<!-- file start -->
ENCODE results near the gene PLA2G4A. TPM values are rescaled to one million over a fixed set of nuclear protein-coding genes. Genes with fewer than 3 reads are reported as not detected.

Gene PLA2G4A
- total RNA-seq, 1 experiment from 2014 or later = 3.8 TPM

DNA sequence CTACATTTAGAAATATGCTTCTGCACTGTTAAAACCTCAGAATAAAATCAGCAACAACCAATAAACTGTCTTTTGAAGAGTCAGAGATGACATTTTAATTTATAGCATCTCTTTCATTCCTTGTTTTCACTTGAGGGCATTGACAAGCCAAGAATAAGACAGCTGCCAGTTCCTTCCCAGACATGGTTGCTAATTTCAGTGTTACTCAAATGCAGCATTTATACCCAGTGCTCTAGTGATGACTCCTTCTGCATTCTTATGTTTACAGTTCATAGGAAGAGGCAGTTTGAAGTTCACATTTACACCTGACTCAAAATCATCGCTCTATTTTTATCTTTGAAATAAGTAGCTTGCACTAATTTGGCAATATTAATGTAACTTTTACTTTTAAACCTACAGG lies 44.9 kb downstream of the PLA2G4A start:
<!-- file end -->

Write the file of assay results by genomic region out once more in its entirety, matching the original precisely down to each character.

ENCODE results near the gene PLA2G4A. TPM values are rescaled to one million over a fixed set of nuclear protein-coding genes. Genes with fewer than 3 reads are reported as not detected.

Gene PLA2G4A
- total RNA-seq, 1 experiment from 2014 or later = 3.8 TPM

DNA sequence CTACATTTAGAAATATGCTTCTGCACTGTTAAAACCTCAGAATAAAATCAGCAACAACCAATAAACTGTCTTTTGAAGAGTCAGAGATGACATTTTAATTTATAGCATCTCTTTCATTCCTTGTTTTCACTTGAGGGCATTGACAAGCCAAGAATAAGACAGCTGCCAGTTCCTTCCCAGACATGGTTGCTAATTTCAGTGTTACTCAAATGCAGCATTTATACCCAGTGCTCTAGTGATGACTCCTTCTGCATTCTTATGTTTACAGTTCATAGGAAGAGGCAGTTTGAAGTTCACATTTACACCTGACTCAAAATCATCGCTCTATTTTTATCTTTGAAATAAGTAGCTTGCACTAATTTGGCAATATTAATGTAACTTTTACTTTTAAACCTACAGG lies 44.9 kb downstream of the PLA2G4A start: